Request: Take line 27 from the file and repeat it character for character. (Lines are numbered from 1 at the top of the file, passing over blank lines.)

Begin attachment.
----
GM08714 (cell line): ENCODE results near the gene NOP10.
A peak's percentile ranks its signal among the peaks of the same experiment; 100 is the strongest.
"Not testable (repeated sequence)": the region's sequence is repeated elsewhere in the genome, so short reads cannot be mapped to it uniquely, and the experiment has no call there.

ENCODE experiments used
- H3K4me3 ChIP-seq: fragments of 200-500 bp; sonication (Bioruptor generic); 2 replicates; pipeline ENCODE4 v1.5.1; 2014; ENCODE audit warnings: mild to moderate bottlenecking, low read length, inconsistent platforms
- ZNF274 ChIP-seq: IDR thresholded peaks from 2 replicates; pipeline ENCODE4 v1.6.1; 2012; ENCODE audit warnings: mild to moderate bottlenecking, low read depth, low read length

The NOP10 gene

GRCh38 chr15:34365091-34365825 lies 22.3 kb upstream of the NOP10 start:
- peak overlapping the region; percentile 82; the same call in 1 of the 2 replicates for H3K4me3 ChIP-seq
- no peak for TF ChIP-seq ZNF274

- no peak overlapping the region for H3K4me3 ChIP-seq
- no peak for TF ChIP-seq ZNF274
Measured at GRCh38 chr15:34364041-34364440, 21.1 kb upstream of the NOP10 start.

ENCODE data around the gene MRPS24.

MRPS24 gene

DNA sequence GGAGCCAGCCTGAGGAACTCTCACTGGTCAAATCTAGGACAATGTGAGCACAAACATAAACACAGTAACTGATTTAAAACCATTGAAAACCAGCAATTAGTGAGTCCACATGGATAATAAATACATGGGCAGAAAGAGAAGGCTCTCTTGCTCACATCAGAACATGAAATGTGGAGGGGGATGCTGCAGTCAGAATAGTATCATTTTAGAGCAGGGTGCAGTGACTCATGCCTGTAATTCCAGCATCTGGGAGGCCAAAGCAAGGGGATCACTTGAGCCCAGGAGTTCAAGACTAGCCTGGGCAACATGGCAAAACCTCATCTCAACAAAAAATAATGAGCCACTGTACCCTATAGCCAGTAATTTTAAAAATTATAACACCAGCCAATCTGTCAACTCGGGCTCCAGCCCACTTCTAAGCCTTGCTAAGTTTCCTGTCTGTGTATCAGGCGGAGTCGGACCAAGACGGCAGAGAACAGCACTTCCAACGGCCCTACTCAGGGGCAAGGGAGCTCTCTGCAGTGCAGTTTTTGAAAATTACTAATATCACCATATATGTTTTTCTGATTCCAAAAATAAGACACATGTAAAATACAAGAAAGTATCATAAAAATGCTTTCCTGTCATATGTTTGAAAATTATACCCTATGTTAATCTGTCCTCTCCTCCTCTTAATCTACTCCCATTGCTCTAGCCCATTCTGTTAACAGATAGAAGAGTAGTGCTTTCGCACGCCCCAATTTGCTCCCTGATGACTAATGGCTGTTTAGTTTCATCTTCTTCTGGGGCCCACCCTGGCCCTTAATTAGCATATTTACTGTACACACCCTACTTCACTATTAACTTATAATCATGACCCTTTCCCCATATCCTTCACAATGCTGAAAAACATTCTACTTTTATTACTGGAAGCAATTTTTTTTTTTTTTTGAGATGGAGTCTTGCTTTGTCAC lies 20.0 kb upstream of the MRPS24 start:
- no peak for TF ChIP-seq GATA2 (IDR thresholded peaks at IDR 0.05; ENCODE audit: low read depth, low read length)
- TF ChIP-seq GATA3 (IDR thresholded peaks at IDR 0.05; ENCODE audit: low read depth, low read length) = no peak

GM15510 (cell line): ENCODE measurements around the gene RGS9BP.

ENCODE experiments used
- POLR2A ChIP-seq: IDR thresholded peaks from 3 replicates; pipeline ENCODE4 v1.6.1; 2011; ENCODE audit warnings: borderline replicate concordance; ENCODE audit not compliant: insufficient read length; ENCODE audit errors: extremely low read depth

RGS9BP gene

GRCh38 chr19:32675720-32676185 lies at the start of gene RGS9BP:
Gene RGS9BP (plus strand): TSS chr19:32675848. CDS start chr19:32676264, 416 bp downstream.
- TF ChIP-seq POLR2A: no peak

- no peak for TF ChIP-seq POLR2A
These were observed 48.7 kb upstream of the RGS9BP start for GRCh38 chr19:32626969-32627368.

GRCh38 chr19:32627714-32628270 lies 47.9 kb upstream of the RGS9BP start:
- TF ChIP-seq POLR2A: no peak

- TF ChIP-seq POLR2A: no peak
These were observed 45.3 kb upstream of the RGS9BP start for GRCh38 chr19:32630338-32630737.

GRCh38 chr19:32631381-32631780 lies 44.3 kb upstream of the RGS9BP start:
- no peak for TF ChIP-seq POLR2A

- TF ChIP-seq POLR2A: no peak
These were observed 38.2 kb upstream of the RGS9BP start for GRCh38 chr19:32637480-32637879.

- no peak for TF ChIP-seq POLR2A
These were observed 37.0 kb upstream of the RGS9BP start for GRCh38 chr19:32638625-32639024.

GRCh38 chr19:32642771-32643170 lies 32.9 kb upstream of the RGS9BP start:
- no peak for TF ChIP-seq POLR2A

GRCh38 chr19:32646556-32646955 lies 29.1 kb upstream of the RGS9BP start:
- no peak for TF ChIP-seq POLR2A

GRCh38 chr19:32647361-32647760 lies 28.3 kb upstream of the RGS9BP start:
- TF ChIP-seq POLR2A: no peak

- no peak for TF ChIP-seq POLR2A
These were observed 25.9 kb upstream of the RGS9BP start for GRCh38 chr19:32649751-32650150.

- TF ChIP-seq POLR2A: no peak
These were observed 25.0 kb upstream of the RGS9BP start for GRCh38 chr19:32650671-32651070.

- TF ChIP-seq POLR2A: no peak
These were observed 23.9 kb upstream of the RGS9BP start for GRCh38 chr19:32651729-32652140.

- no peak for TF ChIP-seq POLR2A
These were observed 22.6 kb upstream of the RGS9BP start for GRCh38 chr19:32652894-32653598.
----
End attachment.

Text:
These were observed 48.7 kb upstream of the RGS9BP start for GRCh38 chr19:32626969-32627368.